9Most importantly—a reader of Casewell’s text might say, looking at it through the context of the other essays published in this issue of Forum—relieving the experience of the Cross does not consist in reading and interpreting a text of the past. Neither does it consists in looking for sense in the historicity of religious experiences. Participation in the Cross is given to us in the events of our individual and communal life. It has to be accepted or rejected. It cannot be made sense of, as pain and horror are just senseless. As Jüngel emphasizes, accepting the Cross means also becoming passive in respect to God. The Christian life is the way of receptivity—“be it done unto me according to your word”—and it is only in this way, this posture of openness and receptivity, that we hear His voice. In receiving He who is, was, and will be we rest in the Goodness who overcomes the tyranny of choice. We might add that this is how faith is given birth, as we allow the words written down in the past to soak through our experience and finally make sense. Such faith frees us from the tyranny of meanings we create. In fact, belief is just that; it is trusting in something that one has not made—and it is only by standing on something other than the self that meaning becomes possible.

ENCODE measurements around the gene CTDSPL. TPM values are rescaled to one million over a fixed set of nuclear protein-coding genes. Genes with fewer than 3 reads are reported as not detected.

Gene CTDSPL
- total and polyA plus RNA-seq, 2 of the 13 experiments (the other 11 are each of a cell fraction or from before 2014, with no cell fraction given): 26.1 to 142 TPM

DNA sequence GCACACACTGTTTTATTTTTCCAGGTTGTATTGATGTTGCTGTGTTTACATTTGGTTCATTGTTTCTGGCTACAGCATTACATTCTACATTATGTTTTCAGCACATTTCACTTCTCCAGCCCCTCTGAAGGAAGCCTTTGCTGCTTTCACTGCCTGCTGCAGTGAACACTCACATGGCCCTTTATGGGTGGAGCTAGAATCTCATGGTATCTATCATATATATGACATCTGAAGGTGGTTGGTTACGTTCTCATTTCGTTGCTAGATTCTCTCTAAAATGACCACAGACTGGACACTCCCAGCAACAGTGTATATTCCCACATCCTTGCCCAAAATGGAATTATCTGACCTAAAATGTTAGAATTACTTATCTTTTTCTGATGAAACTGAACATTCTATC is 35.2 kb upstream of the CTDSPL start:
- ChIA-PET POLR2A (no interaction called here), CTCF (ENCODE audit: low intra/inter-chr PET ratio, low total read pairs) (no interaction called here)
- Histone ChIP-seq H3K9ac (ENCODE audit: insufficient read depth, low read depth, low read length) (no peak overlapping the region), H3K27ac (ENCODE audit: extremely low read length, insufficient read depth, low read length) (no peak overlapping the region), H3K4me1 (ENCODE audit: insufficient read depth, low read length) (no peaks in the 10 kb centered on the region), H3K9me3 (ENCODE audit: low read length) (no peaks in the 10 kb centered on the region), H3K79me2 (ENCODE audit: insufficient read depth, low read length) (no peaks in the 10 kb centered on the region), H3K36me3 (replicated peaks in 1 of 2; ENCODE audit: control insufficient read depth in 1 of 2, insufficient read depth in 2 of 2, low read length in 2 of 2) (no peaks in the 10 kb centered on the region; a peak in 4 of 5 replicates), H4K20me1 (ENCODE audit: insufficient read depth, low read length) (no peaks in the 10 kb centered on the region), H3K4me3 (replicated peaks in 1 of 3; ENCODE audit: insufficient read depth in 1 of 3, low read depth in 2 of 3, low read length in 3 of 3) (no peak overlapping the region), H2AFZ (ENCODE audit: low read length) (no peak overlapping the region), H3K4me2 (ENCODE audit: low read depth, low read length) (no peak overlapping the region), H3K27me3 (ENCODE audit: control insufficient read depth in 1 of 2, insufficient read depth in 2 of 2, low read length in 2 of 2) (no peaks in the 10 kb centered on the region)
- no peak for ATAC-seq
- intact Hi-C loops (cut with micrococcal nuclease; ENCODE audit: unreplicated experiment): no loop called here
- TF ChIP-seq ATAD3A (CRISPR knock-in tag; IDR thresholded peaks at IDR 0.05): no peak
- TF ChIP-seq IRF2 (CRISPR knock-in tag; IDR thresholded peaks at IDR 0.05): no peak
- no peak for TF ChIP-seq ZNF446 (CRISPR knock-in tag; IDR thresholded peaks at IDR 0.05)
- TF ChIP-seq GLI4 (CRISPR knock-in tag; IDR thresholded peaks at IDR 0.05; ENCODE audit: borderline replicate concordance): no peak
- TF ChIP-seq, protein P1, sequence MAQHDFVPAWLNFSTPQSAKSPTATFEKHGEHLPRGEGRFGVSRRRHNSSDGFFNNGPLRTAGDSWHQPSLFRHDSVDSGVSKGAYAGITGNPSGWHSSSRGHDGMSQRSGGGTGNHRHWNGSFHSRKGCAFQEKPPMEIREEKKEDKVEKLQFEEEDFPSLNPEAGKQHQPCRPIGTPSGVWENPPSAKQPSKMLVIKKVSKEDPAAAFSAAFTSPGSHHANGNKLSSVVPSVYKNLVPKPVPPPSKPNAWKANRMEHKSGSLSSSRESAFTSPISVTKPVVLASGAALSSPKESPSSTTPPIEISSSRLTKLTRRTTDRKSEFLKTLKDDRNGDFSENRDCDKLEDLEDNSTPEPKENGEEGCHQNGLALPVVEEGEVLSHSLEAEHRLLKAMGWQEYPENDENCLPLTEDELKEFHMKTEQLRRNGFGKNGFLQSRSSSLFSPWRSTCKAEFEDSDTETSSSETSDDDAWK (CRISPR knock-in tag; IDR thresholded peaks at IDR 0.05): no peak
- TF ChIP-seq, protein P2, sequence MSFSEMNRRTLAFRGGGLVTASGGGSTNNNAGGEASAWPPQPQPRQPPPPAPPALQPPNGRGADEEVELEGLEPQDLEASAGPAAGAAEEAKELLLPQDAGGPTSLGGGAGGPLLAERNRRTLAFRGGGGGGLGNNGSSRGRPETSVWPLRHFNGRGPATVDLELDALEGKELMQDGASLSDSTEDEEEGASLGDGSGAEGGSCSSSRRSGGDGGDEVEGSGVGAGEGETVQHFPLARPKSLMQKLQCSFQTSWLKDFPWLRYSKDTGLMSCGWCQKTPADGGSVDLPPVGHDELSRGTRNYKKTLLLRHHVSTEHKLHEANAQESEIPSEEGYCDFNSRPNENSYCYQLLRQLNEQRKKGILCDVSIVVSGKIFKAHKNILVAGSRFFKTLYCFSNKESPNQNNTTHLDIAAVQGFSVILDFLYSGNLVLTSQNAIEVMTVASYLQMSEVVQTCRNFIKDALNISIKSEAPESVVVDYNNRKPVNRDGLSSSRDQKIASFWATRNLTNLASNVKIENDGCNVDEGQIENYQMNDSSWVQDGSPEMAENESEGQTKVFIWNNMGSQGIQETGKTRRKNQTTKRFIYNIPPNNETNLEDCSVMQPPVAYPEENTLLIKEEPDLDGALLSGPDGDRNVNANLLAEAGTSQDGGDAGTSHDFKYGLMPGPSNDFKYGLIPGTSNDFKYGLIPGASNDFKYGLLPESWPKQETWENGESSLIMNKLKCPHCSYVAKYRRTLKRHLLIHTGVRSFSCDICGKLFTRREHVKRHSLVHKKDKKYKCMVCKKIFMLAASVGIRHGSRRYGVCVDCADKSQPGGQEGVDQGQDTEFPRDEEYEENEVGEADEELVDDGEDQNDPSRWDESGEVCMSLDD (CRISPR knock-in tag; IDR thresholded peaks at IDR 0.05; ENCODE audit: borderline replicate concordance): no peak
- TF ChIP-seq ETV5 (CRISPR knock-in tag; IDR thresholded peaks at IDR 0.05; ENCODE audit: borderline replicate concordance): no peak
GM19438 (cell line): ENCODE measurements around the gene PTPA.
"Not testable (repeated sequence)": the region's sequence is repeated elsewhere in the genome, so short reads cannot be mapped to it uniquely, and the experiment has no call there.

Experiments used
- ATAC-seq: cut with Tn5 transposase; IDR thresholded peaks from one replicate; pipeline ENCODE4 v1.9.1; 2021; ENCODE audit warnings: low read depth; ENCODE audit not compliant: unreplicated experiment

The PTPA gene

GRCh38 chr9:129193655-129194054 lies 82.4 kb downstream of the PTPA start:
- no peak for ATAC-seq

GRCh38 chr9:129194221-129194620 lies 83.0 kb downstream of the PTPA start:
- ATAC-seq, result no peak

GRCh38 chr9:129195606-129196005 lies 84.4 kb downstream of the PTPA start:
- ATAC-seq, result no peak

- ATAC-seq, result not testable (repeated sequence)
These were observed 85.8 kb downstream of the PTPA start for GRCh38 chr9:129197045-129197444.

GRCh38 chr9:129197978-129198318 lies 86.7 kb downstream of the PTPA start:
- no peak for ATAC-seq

Ratzinger, Joseph. Introduction to Christianity. Translated by Joseph Reginald Foster. San Francisco: Ignatius Press, 2004.

Thacker, Eugene. In the Dust of This Planet. Vol. 1 of Horror of Philosophy. Winchester; Washington, DC: Zero Books, 2011.


1 Hanoch Ben-Pazi’s paper was not presented at the conference, but we thought that it fitted within the theme of this volume.

2 Joseph Ratzinger, Introduction to Christianity, trans. Joseph Reginald Foster (San Francisco: Ignatius Press, 2004), 332.

3 Cf. Eugene Thacker, In the Dust of This Planet, vol. 1 of Horror of Philosophy (Winchester; Washington, DC: Zero Books, 2011), 4–9.